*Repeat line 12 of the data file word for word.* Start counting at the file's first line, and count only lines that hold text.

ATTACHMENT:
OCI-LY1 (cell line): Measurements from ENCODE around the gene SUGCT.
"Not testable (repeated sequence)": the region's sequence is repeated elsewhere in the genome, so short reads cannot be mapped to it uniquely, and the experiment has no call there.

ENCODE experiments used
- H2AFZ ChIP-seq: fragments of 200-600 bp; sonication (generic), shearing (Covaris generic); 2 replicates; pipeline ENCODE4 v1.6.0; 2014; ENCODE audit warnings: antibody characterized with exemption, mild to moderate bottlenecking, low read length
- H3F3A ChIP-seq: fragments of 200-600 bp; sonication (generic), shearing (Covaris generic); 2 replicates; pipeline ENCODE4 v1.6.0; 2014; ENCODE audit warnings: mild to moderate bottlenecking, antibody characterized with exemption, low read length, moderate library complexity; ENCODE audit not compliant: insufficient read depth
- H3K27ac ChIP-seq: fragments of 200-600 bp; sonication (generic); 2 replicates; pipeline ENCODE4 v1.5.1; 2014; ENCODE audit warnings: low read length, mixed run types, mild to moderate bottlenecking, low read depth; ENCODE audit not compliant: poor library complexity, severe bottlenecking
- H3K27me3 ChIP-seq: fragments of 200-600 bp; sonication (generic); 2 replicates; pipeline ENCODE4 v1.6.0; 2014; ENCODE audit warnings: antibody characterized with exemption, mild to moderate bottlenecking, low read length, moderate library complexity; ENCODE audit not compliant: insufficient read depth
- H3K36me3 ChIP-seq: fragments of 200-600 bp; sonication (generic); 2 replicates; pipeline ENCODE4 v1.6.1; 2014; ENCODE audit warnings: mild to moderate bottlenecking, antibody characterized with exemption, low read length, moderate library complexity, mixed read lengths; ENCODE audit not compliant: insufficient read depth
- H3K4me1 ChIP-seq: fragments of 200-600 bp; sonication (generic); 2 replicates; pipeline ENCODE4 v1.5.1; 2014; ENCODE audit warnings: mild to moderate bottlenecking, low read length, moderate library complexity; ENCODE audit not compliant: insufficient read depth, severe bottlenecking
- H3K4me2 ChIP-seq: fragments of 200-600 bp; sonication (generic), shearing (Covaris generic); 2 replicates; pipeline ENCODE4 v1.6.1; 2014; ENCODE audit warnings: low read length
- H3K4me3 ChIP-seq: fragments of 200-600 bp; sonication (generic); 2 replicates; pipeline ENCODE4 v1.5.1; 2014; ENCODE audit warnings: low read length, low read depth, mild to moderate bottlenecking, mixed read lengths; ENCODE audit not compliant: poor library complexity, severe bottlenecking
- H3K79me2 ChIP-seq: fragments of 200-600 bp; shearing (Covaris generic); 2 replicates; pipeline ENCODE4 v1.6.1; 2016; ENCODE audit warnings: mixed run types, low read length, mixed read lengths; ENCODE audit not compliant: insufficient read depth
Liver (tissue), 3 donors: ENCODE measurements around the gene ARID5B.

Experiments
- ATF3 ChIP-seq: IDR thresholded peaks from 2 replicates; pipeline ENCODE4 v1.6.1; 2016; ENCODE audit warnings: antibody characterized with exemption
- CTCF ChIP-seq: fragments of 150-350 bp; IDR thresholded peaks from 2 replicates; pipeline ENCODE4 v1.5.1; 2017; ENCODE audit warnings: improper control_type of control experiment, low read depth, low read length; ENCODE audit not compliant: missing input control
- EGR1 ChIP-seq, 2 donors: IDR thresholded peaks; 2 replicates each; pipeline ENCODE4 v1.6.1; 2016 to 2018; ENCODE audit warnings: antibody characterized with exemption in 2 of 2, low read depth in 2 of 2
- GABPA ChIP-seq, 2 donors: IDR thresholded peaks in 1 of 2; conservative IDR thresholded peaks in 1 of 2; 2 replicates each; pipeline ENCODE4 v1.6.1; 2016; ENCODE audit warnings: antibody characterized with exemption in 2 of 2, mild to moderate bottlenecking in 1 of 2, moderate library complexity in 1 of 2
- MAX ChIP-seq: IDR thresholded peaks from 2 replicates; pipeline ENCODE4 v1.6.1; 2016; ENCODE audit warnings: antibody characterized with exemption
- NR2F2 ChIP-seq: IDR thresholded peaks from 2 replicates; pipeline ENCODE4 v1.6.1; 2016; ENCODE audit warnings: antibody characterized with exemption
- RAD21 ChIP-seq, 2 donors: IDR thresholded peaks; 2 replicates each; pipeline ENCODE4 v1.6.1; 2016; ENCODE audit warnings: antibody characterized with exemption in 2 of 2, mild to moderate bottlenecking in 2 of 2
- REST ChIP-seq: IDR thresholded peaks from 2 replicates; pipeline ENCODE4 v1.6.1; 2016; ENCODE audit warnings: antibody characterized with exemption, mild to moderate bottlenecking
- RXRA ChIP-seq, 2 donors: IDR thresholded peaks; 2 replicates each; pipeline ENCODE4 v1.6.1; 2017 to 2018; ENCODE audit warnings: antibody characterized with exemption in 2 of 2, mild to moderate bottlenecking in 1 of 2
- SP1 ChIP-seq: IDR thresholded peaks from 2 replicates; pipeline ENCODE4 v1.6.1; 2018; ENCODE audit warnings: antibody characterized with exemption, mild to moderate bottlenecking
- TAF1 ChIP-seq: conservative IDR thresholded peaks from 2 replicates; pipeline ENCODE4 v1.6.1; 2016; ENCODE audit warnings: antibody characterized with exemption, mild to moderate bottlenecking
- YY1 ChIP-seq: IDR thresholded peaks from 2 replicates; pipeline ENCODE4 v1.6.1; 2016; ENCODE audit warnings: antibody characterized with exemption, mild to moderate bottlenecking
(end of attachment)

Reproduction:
- H3K79me2 ChIP-seq: fragments of 200-600 bp; shearing (Covaris generic); 2 replicates; pipeline ENCODE4 v1.6.1; 2016; ENCODE audit warnings: mixed run types, low read length, mixed read lengths; ENCODE audit not compliant: insufficient read depth